Decades ago, it was typical for an employee to work their entire career for one company, climb the corporate ladder, and retire with a nice pension.
Two major things have changed in recent years: pensions have been replaced with 401(k) plans, and most people no longer work for the same company their entire career.
Leaving a job is rarely a simple process. Chief among your concerns should be what to do with your 401(k) to avoid losing your savings or enrolling in multiple plans.
1. You can keep your plan with your old employer.
The first thing you need to decide is what to do with the money in your old plan. Option one is simple: you can leave where it is, in your former employer's plan.
The major advantage of leaving it there is that you don't have to do anything and your account can stay where it is. The disadvantage is that you may be charged some of the fees that the company usually pays for but doesn't cover for ex-employees.
Also worth considering here is whether you left your old job on good or bad terms.
2. You can roll your old plan into your new employer's plan.
If you don't want to keep your money in your previous employer's plan, you can choose to roll over your 401(k) account to your new employer's plan.
Check with the administrator of your new plan to find out if you can roll it over right away, or if you have to wait until you're eligible to participate in the plan to do so.
This option lets you keep all of your 401(k) money together in one account.
3. You can roll your plan into an IRA.
If you're undecided on where to move the funds, you have a third option: an Individual Retirement Account, or IRA. If you go this route, you can always move the account back into a future employer's 401(k) plan later on. Using an IRA provides additional flexibility until you decide where you ultimately want to invest the proceeds.
Moving the funds into an IRA can be accomplished with a simple account-to-account transfer, which is a transaction your personal financial advisor can assist you with.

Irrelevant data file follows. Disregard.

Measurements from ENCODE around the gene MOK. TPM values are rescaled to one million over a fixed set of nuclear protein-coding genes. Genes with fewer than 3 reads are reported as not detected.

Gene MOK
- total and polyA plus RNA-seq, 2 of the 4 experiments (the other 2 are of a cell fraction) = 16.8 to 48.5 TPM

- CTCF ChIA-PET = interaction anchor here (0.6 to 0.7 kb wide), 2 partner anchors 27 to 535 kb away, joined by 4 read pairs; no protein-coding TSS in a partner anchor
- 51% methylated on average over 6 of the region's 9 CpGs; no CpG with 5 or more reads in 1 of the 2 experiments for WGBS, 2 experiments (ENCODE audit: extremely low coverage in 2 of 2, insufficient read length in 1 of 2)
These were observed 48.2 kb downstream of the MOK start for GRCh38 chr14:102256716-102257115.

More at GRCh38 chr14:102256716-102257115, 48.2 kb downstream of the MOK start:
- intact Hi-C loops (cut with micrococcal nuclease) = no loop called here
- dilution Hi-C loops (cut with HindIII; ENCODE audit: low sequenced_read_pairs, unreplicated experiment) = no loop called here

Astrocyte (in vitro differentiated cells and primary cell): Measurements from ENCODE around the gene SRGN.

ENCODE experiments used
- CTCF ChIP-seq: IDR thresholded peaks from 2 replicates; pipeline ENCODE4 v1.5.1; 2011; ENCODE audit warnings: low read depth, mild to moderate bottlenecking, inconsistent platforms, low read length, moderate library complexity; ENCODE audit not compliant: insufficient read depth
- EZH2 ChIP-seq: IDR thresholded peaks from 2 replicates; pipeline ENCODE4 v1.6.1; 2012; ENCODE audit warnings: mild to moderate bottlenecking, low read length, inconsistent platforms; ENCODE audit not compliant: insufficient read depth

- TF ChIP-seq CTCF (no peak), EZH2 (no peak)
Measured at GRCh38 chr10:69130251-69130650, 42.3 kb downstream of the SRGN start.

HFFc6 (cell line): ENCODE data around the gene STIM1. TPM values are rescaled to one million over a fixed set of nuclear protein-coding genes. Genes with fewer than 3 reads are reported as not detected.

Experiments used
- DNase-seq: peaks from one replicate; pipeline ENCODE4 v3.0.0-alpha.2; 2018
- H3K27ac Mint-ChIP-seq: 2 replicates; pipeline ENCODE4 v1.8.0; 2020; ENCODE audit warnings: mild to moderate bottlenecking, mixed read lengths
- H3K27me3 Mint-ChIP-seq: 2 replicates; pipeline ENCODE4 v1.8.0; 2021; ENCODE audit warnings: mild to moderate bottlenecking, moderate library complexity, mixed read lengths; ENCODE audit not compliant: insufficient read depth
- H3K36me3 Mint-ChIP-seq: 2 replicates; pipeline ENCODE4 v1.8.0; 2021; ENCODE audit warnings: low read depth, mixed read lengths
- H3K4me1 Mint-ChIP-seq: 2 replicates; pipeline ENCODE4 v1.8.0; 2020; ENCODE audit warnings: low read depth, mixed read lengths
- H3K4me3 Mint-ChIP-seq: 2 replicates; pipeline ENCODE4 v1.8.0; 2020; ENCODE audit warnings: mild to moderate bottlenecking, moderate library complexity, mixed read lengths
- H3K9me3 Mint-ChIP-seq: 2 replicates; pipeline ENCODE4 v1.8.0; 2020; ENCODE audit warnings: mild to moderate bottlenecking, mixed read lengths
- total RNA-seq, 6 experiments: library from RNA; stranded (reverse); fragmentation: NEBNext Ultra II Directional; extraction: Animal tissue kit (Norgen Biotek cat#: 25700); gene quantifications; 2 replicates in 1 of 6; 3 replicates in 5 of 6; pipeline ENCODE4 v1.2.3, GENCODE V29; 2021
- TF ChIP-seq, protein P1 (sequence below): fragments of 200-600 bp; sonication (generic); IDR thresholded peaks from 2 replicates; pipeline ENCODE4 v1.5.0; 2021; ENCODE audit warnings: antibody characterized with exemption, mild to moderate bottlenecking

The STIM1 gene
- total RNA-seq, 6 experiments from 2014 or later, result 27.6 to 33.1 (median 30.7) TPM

4. You shouldn't cash out your account.
You will also be given the chance to cash out of your plan once you leave. It might be tempting if you don't have a new job lined up, but doing so would be a huge mistake.
For starters, you will have to pay taxes on the full amount that you receive and will most likely have some of the taxes withheld before you even receive your check.
If you are under age 59.5, you will also have to pay a 10 percent penalty for taking the money before retirement. Worst of all, you will be taking money today you had earmarked for tomorrow, which would wipe out all the work you'd been doing toward retirement.
5. Be sure to check investment options and costs.
If you're debating between rolling your 401(k) account into your new employer's plan or an IRA, investment choice is one thing to consider. You will be limited to the investment menu that your new company offers, which might be a good or bad thing. An IRA allows for total flexibility because you can select from many different kinds of investments.
Another factor is cost. You must compare the costs of your existing plan, the new company's 401(k) plan, and the expenses of the IRA you're considering. All these fees can vary greatly, so be sure to include this consideration in your decision-making.
6. Decide quickly or your employer might decide for you.
You want to make an informed choice, but don't wait too long before deciding or your employer might make the choice for you and stick you with an unwanted outcome.
If your account balance is below $5,000, your former employer can force you out of the plan and into an IRA account that they designate if you drag your feet. The expenses of these accounts are usually high, and the investment choice is usually limited.
If your account is worth less than $1,000, they can send you a check, even though that isn't what you want done, and it subjects you to taxes and perhaps penalties.
7. Repay any loans from your 401(k).
When you leave your job, make sure that you have no outstanding loans from your 401(k). If you do, pay them off as soon as possible after your last day of work.
You have until the due date of your tax return (including extensions) to repay any loans you have taken from the plan, or you will default on the loan because your method of paying back the loan--your paycheck--stops when you stop your employment.
If you default on the loan, you can expect your former plan to notify the Internal Revenue Service via an IRS Form 1099-R, which will report the unpaid amount.
That amount will be treated as taxable income subject to income tax. If you're under age 59.5, you'll have to pay a 10 percent early withdrawal penalty, as well.
8. Your options are different if you're retiring.
If you are leaving your company due to retirement, you also have choices about what to do with the money in your 401(k) account. You can keep it there and take money out as needed. You can roll the amount over into a rollover IRA account and be completely responsible for managing the account. Some plans allow you to take your money out in the form of an annuity, a guaranteed monthly benefit for the rest of your life.
The decision of how to invest your 401(k) account after you retire is a highly personal decision and should be made with the assistance of a professional advisor.
This article was syndicated by MediaFeed.org.